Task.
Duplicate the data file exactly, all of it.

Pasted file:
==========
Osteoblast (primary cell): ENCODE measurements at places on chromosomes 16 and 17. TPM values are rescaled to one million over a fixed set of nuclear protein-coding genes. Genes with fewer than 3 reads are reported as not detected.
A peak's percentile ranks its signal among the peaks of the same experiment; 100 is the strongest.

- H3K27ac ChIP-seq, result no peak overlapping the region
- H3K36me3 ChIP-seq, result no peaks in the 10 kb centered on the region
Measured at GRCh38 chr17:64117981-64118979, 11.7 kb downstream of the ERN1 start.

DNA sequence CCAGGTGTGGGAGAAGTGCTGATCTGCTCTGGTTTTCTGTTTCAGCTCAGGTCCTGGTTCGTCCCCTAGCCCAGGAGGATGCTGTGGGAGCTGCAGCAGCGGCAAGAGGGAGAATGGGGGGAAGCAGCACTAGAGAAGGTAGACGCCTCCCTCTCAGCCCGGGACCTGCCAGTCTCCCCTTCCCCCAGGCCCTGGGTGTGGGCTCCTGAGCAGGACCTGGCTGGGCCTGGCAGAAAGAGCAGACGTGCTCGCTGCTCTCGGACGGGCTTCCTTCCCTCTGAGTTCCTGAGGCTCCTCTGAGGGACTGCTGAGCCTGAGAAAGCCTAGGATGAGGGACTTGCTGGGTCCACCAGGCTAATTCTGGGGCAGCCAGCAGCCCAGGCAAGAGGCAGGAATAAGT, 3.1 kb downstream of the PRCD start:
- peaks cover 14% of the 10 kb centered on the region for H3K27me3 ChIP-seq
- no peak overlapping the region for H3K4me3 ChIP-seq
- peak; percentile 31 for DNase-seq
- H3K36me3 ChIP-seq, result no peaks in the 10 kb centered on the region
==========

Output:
Osteoblast (primary cell): ENCODE measurements at places on chromosomes 16 and 17. TPM values are rescaled to one million over a fixed set of nuclear protein-coding genes. Genes with fewer than 3 reads are reported as not detected.
A peak's percentile ranks its signal among the peaks of the same experiment; 100 is the strongest.

- H3K27ac ChIP-seq, result no peak overlapping the region
- H3K36me3 ChIP-seq, result no peaks in the 10 kb centered on the region
Measured at GRCh38 chr17:64117981-64118979, 11.7 kb downstream of the ERN1 start.

DNA sequence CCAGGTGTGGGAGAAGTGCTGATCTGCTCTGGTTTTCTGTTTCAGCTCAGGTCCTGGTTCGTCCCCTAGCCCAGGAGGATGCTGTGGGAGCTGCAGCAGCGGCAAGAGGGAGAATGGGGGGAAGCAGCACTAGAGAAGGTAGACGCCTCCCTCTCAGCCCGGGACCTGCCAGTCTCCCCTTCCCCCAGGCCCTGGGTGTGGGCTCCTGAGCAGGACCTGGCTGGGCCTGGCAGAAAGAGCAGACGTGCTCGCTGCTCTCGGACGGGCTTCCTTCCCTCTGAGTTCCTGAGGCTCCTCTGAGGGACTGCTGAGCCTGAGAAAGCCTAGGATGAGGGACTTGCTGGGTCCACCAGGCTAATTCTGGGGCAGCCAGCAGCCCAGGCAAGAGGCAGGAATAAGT, 3.1 kb downstream of the PRCD start:
- peaks cover 14% of the 10 kb centered on the region for H3K27me3 ChIP-seq
- no peak overlapping the region for H3K4me3 ChIP-seq
- peak; percentile 31 for DNase-seq
- H3K36me3 ChIP-seq, result no peaks in the 10 kb centered on the region